Details & Cataloguing

Contemporary Art Day Auction


Howard Hodgkin
1932 - 2017
signed, titled and dated 1992 on the reverse
oil on wood
23.5 by 35.6 cm. 9 1/4 by 14 in.
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Anthony d'Offay Gallery, London
Private Collection, Singapore
Acquired from the above by the present owner


London, Anthony d’Offay Gallery, Howard Hodgkin, October - November 1993
New York, M. Knoedler & Co., Howard Hodgkin, December 1993 - January 1994, p. 39, illustrated in colour


Edward Lucie-Smith, ‘In Profile: Howard Hodgkin’, Art Review, Vol. 45, October 1993, p. 5, illustrated in colour
Marla Price, Ed., Howard Hodgkin: Paintings, London 1995, p. 126, no. 258, illustrated in colour
Exh. Cat., Fort Worth, The Modern Art Museum of Fort Worth, Howard Hodgkin: Painting, March - July 1996, p. 126, illustrated
Andrew Graham-Dixon, Howard Hodgkin, London 2001, p. 113, illustrated in colour
Marla Price, Howard Hodgkin: The Complete Paintings, Catalogue Raisonné, London 2006, p. 264, no. 257, illustrated in colour

Catalogue Note

An intimate wooden panel on which swathes of deep green, midnight blue and gold float over one another, Kerala is emblematic of Howard Hodgkin’s understated, yet distinctive and mesmerising style. The Turner-prize winner is known for his playful juxtaposition of vibrant colours and references to American Abstract Expressionist painters such as Pollock and Newman. Kerala, a depiction of Hodgkin’s experience in the eponymous Indian state situated along the tropical Malabar Coast, is part of the artist’s ongoing series of travel paintings and best capture the artist’s very human desire to embrace adventure and novelty through travel.

Despite achieving international recognition during the 1980s amidst the heyday of neo-expressionism, Hodgkin’s practice relates more closely to Abstract Expressionism than to his contemporary counterparts. Clearly visible in Hodgkin’s oeuvre are his appreciation for Newman’s saturated colours and Pollock’s complex illusions of pictorial space. Yet Hodgkin prefers jewel-like panels to the monumental canvases favoured by Pollock and Newman. Hodgkin’s choice of panels, perhaps a reflection of his British humility, enables him to channel the Expressionist emotional outpour through chromatic experimentation into an intimate pictorial space. Standing in front of Hodgkin’s paintings, the viewer is not dwarfed by the sheer size of the canvas and, consequently, the ego of the artist. Rather, one is invited to peer through the windows Hodgkin conjures from his picture frames at scenes which the artist saw during his travels. Rather, one is invited to peer at scenes witnessed by the artist through the window frames Hodgkin has conjured.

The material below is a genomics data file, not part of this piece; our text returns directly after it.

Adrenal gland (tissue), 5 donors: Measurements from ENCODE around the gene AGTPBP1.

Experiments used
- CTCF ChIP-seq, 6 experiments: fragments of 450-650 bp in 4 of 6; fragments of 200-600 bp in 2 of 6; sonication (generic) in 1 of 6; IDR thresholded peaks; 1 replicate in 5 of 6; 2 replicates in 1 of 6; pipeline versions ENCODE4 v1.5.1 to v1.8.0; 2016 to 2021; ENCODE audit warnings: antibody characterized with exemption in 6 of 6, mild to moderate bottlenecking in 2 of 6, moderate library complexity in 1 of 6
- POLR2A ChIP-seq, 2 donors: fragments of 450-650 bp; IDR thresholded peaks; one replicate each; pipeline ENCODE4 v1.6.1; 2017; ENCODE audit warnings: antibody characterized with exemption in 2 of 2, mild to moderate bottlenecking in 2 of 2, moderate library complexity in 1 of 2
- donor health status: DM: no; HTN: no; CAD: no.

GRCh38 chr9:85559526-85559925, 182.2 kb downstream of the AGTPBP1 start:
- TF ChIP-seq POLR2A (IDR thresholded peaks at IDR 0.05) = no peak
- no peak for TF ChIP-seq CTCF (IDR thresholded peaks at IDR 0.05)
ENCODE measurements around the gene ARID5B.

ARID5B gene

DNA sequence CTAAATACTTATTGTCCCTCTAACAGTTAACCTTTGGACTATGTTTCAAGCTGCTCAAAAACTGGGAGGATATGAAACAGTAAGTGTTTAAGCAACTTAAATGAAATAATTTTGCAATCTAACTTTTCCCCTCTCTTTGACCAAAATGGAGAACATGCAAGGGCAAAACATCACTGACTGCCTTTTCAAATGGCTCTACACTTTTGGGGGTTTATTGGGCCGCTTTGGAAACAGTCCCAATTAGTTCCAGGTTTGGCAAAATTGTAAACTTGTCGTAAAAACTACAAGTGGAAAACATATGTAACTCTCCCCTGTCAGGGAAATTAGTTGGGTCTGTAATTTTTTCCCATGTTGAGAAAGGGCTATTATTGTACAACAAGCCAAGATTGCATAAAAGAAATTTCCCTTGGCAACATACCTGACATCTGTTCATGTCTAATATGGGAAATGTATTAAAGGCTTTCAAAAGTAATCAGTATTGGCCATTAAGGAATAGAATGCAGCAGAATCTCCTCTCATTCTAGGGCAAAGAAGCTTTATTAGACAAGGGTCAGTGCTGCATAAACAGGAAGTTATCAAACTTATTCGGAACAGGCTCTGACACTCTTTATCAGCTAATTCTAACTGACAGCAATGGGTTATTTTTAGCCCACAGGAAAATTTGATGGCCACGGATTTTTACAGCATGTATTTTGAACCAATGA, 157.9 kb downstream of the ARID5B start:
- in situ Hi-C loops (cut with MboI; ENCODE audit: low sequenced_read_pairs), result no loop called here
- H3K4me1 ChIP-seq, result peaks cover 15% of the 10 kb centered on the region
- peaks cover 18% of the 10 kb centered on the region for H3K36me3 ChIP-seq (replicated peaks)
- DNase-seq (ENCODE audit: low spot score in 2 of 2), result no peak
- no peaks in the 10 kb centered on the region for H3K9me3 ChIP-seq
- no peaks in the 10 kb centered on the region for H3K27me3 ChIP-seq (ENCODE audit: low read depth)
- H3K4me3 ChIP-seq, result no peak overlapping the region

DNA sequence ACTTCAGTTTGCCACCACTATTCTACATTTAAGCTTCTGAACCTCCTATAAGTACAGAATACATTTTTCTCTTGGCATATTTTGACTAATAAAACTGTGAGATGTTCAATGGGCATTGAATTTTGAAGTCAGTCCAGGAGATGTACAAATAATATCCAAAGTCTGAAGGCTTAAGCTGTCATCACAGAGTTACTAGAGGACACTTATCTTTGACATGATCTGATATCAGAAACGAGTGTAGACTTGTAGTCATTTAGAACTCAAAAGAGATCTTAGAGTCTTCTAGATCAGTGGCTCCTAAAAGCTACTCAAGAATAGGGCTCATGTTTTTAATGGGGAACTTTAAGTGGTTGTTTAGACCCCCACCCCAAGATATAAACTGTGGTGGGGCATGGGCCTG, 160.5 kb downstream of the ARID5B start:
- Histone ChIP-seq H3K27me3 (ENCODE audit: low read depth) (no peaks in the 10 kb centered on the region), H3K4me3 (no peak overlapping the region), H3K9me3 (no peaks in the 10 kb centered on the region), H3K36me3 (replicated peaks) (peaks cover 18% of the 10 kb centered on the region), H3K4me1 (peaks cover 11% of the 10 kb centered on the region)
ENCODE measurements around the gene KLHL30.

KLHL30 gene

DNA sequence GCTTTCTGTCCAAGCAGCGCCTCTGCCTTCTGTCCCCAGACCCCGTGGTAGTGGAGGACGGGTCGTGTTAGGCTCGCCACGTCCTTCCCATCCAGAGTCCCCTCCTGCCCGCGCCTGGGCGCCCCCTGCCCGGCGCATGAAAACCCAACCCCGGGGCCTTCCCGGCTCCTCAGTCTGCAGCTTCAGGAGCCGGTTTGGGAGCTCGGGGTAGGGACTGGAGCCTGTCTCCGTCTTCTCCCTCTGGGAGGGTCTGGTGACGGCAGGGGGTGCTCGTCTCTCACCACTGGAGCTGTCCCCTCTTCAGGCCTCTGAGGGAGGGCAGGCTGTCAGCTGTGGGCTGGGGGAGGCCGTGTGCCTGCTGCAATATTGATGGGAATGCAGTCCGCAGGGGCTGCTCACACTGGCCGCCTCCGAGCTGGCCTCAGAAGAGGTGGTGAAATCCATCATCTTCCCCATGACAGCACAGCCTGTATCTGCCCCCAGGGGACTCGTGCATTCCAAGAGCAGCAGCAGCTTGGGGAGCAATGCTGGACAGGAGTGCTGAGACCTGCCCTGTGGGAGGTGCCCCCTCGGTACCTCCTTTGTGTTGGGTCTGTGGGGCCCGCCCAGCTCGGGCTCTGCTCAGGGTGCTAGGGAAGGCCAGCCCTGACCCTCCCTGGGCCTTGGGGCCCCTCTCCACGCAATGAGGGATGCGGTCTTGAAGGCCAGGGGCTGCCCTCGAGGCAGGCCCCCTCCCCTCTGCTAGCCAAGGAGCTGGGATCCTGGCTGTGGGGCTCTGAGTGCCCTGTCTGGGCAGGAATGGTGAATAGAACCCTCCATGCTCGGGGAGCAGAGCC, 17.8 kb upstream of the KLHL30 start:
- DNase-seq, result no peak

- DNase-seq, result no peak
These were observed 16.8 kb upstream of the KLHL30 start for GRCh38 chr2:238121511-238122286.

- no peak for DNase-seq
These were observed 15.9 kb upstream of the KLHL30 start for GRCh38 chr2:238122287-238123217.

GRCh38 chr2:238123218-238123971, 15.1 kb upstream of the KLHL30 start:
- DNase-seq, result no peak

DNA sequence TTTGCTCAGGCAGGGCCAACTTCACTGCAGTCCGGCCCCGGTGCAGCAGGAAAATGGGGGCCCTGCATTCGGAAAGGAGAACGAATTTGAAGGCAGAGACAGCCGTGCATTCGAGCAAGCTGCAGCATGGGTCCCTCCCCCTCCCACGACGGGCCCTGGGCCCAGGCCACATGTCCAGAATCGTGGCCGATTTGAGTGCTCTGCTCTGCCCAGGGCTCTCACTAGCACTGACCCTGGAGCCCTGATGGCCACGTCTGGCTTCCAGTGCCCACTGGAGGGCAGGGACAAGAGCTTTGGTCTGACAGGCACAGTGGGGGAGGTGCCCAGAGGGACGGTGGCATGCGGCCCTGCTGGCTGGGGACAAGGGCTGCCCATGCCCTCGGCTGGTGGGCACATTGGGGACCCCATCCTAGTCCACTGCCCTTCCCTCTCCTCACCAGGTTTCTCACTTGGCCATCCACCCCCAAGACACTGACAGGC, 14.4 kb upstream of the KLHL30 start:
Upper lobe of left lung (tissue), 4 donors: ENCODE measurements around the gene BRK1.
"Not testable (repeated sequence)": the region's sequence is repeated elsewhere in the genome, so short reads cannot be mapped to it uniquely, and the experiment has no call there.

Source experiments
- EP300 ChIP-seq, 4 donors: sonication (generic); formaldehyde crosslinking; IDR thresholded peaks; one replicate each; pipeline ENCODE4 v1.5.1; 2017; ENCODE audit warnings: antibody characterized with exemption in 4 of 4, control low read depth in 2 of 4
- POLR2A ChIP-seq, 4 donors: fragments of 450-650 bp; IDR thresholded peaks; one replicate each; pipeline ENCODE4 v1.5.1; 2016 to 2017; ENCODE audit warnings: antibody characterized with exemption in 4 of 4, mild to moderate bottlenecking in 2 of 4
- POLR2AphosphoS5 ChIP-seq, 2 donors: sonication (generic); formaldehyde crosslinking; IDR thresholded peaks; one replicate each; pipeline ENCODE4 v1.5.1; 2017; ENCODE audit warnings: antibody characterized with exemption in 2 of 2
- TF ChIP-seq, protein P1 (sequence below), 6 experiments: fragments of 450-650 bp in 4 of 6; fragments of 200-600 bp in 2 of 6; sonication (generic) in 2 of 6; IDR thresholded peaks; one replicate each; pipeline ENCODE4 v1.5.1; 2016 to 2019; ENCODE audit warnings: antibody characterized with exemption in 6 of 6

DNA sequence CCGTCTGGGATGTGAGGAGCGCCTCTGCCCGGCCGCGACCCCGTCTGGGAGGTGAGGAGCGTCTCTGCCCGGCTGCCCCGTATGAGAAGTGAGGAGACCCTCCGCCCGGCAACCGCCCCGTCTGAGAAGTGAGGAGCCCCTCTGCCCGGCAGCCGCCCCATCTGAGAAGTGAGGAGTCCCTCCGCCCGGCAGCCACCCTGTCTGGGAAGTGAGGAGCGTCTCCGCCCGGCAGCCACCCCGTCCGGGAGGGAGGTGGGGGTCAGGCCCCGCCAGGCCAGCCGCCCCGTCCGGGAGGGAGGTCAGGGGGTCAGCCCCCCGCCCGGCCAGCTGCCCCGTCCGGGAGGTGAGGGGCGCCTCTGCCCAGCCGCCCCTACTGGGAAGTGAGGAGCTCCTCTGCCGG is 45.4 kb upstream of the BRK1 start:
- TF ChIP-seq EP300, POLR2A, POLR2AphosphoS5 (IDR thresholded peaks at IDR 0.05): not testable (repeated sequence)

Hodgkin’s inclination to abstraction has not hindered the artist from asserting his identity as a representational painter. Instead of realising representation through figuration or realism, the artist’s pictures represent what he calls ‘emotional situations.’ As embodied by his travel series, Hodgkin’s paintings employ ingenious appositions of vibrant colours to capture certain emotions and feelings. By avoiding specific visual details in his paintings and by restraining the scene to a view through a window, Hodgkin’s paintings serve as prompts with which viewers could delve into their individual memories of past adventures.

Kerala’s tranquil ultramarine and vibrant orange conjure in one’s mind the pleasures of an Indian summer: the warmth of the sun baking their skin and seeping through their bodies, the shimmering silver of the sea and the rhythmic lapse of the rolling tides. Appreciating the fragile preciousness of these memory fragments, Hodgkin admits: “the more tenuous or fleeting the emotion you want to represent the more it’s got to be protected from the world” (Howard Hodgkin cited in: Exh. Cat., Fort Worth, Forth Worth Museum of Art, Howard Hodgkin: Paintings, 1995, p. 25).

Contemporary Art Day Auction